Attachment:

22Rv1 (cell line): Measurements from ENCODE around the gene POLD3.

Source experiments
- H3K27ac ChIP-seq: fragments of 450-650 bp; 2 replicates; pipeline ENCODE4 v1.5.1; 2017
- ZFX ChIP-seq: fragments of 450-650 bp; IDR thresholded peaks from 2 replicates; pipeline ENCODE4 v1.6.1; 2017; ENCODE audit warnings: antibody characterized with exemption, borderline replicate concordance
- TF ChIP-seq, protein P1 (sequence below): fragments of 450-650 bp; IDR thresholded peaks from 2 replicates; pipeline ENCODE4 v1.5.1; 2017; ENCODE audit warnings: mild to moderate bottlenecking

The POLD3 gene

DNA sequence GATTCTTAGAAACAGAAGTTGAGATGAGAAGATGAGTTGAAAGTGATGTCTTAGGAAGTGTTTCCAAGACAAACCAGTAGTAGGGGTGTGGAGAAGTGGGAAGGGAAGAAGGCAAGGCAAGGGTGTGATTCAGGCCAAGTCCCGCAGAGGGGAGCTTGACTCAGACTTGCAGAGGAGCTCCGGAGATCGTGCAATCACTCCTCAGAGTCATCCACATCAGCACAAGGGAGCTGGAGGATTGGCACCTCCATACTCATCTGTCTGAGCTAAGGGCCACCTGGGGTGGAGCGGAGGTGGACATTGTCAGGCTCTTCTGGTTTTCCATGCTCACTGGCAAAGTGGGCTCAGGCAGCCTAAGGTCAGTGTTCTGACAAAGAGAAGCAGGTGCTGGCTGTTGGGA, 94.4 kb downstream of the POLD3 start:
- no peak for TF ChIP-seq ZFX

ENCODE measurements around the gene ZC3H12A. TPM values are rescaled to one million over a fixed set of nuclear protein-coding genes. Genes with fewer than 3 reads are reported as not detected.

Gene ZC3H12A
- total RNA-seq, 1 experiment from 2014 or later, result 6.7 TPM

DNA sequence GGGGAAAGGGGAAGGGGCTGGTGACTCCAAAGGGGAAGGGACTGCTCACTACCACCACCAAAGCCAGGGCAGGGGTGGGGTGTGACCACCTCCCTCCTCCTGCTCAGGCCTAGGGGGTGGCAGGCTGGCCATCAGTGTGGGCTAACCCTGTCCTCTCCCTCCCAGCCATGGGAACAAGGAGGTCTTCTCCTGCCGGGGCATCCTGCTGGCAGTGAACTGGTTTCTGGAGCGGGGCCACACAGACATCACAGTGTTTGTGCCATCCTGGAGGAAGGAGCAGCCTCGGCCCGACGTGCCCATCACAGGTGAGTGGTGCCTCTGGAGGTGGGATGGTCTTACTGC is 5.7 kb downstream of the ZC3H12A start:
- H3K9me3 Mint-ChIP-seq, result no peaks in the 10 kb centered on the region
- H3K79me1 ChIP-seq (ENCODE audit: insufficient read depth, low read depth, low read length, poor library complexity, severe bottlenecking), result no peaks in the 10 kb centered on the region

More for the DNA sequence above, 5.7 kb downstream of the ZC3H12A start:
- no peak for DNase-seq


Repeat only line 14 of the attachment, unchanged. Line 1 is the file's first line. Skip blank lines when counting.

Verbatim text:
- H3K79me1 ChIP-seq (ENCODE audit: insufficient read depth, low read depth, low read length, poor library complexity, severe bottlenecking), result no peaks in the 10 kb centered on the region